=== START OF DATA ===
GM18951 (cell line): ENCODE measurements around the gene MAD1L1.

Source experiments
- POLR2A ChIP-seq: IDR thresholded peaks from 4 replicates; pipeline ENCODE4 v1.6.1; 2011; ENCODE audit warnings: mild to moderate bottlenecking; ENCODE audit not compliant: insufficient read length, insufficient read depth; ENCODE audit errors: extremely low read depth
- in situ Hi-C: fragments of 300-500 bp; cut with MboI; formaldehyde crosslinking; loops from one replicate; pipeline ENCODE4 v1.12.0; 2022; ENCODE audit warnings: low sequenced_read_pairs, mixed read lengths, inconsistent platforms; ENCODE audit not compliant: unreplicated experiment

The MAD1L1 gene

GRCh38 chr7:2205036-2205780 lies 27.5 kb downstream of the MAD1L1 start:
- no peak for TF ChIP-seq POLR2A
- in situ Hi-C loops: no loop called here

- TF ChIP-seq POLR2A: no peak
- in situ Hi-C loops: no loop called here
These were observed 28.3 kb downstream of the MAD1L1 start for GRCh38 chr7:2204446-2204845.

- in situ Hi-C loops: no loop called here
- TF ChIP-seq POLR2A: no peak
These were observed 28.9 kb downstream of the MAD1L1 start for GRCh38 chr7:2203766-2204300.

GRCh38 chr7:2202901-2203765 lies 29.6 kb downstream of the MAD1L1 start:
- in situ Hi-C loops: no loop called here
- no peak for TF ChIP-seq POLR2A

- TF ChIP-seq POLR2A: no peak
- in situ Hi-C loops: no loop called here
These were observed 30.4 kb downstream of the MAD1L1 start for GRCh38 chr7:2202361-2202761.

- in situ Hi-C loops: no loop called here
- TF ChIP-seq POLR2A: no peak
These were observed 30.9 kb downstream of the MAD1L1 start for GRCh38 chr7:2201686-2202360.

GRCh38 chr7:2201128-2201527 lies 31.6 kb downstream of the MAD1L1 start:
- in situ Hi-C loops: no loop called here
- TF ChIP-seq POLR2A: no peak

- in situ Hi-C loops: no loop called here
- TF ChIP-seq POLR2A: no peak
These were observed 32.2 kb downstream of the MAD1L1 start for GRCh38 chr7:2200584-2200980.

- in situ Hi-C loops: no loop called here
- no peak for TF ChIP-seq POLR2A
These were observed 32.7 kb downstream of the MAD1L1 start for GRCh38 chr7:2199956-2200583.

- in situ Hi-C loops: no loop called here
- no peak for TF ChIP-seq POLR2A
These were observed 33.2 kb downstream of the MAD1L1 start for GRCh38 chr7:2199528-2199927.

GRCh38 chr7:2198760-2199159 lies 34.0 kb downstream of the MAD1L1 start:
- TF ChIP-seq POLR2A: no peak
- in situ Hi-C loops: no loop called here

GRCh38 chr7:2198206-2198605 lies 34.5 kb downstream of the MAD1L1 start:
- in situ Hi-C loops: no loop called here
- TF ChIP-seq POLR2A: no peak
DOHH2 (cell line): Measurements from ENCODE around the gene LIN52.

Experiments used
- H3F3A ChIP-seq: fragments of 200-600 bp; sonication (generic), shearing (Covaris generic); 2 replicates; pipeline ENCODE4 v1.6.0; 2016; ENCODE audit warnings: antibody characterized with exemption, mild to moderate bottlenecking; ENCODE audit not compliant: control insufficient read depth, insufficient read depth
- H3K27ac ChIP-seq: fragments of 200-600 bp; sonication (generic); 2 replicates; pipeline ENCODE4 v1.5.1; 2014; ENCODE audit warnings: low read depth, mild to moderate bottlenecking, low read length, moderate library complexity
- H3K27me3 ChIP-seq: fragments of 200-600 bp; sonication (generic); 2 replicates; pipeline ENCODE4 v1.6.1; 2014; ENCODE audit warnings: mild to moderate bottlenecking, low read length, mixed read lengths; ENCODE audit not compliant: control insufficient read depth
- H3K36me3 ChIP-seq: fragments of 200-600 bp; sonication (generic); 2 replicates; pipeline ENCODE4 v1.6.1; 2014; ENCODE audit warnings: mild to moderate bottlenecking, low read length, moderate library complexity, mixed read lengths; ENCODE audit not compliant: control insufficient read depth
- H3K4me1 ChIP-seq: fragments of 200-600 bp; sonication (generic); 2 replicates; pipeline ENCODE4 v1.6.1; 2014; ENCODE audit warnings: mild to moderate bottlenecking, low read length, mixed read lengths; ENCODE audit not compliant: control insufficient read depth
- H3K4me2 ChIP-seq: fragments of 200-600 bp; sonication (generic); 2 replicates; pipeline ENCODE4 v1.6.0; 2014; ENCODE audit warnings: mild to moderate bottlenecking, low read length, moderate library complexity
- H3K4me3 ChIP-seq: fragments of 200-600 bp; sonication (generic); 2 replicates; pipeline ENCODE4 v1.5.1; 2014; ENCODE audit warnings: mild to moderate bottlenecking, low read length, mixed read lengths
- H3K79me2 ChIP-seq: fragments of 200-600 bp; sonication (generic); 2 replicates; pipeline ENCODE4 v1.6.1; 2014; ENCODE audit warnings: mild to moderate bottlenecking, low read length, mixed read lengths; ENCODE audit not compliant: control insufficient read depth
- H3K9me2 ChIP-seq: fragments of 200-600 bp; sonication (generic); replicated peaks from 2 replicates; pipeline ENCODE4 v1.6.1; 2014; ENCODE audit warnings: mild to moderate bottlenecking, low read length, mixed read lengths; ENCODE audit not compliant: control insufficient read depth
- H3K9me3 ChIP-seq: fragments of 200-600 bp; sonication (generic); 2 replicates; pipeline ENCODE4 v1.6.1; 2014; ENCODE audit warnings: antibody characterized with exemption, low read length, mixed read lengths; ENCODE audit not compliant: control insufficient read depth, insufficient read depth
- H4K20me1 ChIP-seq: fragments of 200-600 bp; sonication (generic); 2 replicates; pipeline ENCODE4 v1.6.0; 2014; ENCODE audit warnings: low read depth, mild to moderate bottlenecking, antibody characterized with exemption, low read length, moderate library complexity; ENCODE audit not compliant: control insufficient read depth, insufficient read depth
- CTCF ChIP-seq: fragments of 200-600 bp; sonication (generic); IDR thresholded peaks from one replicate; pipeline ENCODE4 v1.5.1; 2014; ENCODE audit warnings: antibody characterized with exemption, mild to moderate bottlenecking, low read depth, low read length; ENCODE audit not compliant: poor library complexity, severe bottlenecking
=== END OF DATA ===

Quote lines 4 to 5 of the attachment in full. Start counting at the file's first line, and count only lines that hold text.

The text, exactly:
- in situ Hi-C: fragments of 300-500 bp; cut with MboI; formaldehyde crosslinking; loops from one replicate; pipeline ENCODE4 v1.12.0; 2022; ENCODE audit warnings: low sequenced_read_pairs, mixed read lengths, inconsistent platforms; ENCODE audit not compliant: unreplicated experiment

The MAD1L1 gene